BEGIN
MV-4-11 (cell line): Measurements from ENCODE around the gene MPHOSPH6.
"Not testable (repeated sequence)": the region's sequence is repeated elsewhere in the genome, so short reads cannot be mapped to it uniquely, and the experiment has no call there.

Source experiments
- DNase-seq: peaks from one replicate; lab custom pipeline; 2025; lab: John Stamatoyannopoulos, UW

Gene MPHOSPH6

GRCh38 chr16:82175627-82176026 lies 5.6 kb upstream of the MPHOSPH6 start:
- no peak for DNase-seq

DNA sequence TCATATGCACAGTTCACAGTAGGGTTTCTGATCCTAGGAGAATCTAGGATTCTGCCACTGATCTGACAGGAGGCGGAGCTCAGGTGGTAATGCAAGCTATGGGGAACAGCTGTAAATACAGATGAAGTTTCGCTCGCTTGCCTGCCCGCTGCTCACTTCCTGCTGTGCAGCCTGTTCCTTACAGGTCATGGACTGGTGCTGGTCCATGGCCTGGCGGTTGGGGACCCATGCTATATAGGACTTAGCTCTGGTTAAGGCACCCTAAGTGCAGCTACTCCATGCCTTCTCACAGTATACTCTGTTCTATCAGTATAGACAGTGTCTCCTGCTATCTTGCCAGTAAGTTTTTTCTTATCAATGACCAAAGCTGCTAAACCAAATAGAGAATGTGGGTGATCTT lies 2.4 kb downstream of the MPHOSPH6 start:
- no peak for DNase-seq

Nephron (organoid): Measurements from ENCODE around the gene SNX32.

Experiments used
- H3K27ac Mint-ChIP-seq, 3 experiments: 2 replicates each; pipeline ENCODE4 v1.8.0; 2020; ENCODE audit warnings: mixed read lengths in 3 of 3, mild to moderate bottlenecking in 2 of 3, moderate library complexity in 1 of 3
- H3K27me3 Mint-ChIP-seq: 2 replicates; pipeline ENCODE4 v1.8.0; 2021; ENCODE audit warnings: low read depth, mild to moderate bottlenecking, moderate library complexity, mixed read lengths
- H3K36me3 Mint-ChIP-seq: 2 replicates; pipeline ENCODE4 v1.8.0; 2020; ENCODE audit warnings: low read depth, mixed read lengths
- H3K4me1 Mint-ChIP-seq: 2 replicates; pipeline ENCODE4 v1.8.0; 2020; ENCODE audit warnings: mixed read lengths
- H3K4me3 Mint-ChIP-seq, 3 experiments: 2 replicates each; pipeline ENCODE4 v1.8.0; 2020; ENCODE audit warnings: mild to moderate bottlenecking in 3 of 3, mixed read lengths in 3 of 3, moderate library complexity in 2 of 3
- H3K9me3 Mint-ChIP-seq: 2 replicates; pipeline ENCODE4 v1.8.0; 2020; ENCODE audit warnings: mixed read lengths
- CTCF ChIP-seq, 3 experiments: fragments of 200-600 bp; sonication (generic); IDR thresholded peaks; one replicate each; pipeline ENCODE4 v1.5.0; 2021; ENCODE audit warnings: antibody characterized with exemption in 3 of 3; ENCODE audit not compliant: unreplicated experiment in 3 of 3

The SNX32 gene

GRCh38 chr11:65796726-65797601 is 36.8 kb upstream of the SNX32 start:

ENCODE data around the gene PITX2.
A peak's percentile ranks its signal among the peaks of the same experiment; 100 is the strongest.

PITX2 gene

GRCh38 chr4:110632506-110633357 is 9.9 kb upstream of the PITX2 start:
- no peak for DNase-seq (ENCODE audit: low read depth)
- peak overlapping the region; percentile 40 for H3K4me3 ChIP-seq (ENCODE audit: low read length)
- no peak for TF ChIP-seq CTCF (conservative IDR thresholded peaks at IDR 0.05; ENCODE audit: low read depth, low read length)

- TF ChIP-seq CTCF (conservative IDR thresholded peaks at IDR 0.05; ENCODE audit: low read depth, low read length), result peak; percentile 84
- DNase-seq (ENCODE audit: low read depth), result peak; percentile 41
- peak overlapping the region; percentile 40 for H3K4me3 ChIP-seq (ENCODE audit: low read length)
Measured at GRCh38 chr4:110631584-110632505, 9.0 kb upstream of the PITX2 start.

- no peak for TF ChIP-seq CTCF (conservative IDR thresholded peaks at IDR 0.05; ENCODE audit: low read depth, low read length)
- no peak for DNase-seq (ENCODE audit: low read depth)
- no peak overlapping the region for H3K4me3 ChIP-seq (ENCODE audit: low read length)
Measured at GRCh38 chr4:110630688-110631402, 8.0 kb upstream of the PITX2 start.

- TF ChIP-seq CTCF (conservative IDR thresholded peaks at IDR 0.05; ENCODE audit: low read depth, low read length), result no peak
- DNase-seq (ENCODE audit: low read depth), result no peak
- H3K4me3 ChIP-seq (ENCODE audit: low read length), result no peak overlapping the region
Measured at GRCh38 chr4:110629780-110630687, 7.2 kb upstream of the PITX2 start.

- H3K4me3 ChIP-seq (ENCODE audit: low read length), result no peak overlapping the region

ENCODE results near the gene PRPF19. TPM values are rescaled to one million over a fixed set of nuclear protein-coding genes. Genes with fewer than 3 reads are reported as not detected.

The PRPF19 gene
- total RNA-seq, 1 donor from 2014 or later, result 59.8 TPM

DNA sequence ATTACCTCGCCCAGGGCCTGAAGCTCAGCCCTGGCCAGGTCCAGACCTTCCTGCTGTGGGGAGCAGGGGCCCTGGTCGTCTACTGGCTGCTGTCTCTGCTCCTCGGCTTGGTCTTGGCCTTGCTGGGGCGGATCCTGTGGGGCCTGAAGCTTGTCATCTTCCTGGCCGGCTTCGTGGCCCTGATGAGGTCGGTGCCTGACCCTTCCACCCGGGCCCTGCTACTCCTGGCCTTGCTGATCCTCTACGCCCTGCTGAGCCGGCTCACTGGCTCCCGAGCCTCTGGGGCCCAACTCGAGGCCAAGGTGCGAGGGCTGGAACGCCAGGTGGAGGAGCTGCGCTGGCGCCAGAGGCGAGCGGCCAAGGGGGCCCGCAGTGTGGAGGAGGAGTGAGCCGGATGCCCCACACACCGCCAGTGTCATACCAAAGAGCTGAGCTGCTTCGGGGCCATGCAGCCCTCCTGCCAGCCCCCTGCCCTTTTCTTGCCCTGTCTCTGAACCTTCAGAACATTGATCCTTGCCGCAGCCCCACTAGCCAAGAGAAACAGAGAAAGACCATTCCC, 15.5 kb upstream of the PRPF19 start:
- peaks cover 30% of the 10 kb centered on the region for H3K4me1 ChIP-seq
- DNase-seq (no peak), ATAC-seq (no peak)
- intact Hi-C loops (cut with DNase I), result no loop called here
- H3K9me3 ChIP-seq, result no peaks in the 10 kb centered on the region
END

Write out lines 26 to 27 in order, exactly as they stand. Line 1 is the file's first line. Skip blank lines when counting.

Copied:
- peak overlapping the region; percentile 40 for H3K4me3 ChIP-seq (ENCODE audit: low read length)
- no peak for TF ChIP-seq CTCF (conservative IDR thresholded peaks at IDR 0.05; ENCODE audit: low read depth, low read length)